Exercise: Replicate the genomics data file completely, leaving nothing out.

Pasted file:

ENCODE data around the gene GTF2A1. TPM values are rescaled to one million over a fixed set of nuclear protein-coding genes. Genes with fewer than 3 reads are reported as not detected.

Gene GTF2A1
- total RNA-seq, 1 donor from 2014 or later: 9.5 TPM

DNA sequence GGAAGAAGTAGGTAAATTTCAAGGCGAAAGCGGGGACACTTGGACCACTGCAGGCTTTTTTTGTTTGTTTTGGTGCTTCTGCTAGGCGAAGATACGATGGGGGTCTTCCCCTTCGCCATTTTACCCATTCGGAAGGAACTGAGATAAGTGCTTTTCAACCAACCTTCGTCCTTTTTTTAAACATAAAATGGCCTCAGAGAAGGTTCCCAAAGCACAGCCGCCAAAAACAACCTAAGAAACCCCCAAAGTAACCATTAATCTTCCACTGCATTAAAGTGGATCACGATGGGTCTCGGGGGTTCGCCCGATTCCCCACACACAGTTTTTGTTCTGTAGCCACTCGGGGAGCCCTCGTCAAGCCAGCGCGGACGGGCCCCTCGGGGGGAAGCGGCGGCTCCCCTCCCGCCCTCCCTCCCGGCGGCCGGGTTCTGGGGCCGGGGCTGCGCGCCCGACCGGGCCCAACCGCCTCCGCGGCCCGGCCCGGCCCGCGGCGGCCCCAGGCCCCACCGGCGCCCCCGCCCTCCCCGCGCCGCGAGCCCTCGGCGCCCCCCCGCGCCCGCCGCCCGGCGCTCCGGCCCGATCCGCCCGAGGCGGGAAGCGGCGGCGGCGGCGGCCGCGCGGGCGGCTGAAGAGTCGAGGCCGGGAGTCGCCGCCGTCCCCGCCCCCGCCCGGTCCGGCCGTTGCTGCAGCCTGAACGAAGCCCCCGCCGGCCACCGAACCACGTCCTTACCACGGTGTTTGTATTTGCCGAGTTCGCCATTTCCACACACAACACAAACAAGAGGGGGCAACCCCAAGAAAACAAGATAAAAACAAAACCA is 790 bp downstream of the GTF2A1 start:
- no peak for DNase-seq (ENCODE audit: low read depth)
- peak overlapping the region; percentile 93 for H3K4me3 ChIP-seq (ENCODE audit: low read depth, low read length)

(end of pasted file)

ENCODE data around the gene GTF2A1. TPM values are rescaled to one million over a fixed set of nuclear protein-coding genes. Genes with fewer than 3 reads are reported as not detected.

Gene GTF2A1
- total RNA-seq, 1 donor from 2014 or later: 9.5 TPM

DNA sequence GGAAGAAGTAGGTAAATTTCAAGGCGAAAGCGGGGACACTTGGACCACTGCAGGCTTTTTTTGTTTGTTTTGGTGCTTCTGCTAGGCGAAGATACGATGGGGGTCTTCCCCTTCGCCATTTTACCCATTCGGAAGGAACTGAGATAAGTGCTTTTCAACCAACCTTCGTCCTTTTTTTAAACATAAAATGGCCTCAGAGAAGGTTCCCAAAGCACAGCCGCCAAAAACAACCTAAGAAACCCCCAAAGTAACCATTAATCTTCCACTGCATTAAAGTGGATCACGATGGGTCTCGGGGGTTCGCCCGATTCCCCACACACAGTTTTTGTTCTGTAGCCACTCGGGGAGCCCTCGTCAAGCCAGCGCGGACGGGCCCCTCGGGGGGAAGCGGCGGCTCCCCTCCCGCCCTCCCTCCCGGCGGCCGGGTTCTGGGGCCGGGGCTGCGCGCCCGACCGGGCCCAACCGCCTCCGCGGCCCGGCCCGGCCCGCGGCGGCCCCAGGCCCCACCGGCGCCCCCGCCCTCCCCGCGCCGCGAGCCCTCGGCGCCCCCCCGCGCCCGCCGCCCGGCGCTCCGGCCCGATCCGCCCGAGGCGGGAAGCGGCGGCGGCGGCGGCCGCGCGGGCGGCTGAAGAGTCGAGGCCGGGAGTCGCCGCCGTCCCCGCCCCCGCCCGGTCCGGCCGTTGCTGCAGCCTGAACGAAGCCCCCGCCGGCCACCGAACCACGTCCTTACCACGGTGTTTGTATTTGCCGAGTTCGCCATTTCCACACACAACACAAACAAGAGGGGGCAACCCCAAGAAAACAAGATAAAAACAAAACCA is 790 bp downstream of the GTF2A1 start:
- no peak for DNase-seq (ENCODE audit: low read depth)
- peak overlapping the region; percentile 93 for H3K4me3 ChIP-seq (ENCODE audit: low read depth, low read length)